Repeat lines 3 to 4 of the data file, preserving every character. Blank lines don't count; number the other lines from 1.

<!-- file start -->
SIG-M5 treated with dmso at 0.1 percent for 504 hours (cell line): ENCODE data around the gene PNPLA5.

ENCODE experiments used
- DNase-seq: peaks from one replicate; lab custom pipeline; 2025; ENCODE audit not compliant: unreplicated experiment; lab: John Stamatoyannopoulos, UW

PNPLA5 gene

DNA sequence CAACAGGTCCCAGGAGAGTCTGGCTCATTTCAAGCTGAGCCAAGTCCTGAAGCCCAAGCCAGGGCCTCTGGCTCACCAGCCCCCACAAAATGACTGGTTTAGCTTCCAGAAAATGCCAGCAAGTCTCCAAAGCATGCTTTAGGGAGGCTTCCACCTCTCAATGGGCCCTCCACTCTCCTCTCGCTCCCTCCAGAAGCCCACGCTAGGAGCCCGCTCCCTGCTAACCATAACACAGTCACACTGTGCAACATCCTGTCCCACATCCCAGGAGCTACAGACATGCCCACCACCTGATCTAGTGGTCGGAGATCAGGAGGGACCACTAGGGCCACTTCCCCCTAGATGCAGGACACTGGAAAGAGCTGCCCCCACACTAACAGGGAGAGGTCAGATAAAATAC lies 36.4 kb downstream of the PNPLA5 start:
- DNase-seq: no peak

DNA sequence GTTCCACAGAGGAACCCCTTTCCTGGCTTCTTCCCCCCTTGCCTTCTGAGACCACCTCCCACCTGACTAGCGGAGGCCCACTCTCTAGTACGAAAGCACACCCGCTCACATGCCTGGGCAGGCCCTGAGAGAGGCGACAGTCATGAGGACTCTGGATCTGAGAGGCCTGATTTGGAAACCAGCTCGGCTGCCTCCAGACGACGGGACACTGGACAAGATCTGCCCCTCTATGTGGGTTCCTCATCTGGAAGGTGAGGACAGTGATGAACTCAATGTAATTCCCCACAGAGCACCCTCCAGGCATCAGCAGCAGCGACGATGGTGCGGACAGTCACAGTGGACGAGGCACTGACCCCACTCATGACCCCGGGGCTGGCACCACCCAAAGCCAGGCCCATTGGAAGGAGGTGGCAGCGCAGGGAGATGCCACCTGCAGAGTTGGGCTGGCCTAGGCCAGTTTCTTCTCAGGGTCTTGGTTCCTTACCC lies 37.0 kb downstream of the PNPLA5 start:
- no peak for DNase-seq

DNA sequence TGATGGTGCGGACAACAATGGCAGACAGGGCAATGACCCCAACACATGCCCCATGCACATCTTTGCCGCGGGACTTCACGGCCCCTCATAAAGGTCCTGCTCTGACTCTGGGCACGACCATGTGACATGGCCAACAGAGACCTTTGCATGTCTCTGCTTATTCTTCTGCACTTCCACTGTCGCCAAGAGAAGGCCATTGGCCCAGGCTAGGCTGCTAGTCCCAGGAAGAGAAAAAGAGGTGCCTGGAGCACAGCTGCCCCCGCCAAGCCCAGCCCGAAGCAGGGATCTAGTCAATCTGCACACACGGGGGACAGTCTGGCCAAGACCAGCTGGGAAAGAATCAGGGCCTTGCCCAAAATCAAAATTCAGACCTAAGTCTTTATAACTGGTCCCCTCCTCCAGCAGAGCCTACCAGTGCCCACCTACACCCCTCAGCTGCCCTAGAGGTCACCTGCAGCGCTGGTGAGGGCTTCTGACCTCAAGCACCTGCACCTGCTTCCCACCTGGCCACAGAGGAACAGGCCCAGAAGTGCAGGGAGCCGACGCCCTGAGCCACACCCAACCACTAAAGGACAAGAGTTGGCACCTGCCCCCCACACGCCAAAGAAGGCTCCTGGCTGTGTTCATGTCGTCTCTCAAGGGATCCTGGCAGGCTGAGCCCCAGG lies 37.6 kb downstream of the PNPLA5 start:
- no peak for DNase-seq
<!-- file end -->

- DNase-seq: peaks from one replicate; lab custom pipeline; 2025; ENCODE audit not compliant: unreplicated experiment; lab: John Stamatoyannopoulos, UW

PNPLA5 gene